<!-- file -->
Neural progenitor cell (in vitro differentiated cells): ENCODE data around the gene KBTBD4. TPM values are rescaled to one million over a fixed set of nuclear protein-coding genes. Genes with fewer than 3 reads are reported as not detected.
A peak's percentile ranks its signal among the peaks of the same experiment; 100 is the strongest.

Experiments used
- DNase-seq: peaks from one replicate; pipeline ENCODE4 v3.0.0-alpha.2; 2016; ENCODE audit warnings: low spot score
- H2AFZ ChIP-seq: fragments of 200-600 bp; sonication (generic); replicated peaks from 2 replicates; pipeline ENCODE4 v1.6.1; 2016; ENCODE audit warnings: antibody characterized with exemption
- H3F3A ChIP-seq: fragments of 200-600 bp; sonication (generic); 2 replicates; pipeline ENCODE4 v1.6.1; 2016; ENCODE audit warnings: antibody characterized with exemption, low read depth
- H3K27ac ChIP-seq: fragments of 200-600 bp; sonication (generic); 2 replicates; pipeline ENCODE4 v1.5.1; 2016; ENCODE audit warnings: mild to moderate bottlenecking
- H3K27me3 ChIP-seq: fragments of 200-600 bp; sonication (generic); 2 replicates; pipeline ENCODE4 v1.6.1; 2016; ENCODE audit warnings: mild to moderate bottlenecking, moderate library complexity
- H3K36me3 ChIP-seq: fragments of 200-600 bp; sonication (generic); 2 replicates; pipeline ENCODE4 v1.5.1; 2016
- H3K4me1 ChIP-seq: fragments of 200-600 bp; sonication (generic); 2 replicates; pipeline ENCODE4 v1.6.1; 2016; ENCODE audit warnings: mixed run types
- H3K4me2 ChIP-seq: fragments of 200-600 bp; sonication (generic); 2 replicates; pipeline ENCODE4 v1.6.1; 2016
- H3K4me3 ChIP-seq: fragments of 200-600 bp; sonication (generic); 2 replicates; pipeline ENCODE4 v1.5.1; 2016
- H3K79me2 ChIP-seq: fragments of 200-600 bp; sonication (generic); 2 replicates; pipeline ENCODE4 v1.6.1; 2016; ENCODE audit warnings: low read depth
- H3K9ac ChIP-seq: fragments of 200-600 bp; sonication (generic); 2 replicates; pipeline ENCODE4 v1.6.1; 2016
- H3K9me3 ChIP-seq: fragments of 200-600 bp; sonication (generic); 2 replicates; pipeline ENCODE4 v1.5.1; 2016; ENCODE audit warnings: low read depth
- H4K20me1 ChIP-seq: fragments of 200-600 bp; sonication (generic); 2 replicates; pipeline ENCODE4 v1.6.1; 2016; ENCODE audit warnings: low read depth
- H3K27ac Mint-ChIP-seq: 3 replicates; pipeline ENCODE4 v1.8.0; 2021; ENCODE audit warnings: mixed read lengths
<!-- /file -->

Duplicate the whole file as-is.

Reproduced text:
Neural progenitor cell (in vitro differentiated cells): ENCODE data around the gene KBTBD4. TPM values are rescaled to one million over a fixed set of nuclear protein-coding genes. Genes with fewer than 3 reads are reported as not detected.
A peak's percentile ranks its signal among the peaks of the same experiment; 100 is the strongest.

Experiments used
- DNase-seq: peaks from one replicate; pipeline ENCODE4 v3.0.0-alpha.2; 2016; ENCODE audit warnings: low spot score
- H2AFZ ChIP-seq: fragments of 200-600 bp; sonication (generic); replicated peaks from 2 replicates; pipeline ENCODE4 v1.6.1; 2016; ENCODE audit warnings: antibody characterized with exemption
- H3F3A ChIP-seq: fragments of 200-600 bp; sonication (generic); 2 replicates; pipeline ENCODE4 v1.6.1; 2016; ENCODE audit warnings: antibody characterized with exemption, low read depth
- H3K27ac ChIP-seq: fragments of 200-600 bp; sonication (generic); 2 replicates; pipeline ENCODE4 v1.5.1; 2016; ENCODE audit warnings: mild to moderate bottlenecking
- H3K27me3 ChIP-seq: fragments of 200-600 bp; sonication (generic); 2 replicates; pipeline ENCODE4 v1.6.1; 2016; ENCODE audit warnings: mild to moderate bottlenecking, moderate library complexity
- H3K36me3 ChIP-seq: fragments of 200-600 bp; sonication (generic); 2 replicates; pipeline ENCODE4 v1.5.1; 2016
- H3K4me1 ChIP-seq: fragments of 200-600 bp; sonication (generic); 2 replicates; pipeline ENCODE4 v1.6.1; 2016; ENCODE audit warnings: mixed run types
- H3K4me2 ChIP-seq: fragments of 200-600 bp; sonication (generic); 2 replicates; pipeline ENCODE4 v1.6.1; 2016
- H3K4me3 ChIP-seq: fragments of 200-600 bp; sonication (generic); 2 replicates; pipeline ENCODE4 v1.5.1; 2016
- H3K79me2 ChIP-seq: fragments of 200-600 bp; sonication (generic); 2 replicates; pipeline ENCODE4 v1.6.1; 2016; ENCODE audit warnings: low read depth
- H3K9ac ChIP-seq: fragments of 200-600 bp; sonication (generic); 2 replicates; pipeline ENCODE4 v1.6.1; 2016
- H3K9me3 ChIP-seq: fragments of 200-600 bp; sonication (generic); 2 replicates; pipeline ENCODE4 v1.5.1; 2016; ENCODE audit warnings: low read depth
- H4K20me1 ChIP-seq: fragments of 200-600 bp; sonication (generic); 2 replicates; pipeline ENCODE4 v1.6.1; 2016; ENCODE audit warnings: low read depth
- H3K27ac Mint-ChIP-seq: 3 replicates; pipeline ENCODE4 v1.8.0; 2021; ENCODE audit warnings: mixed read lengths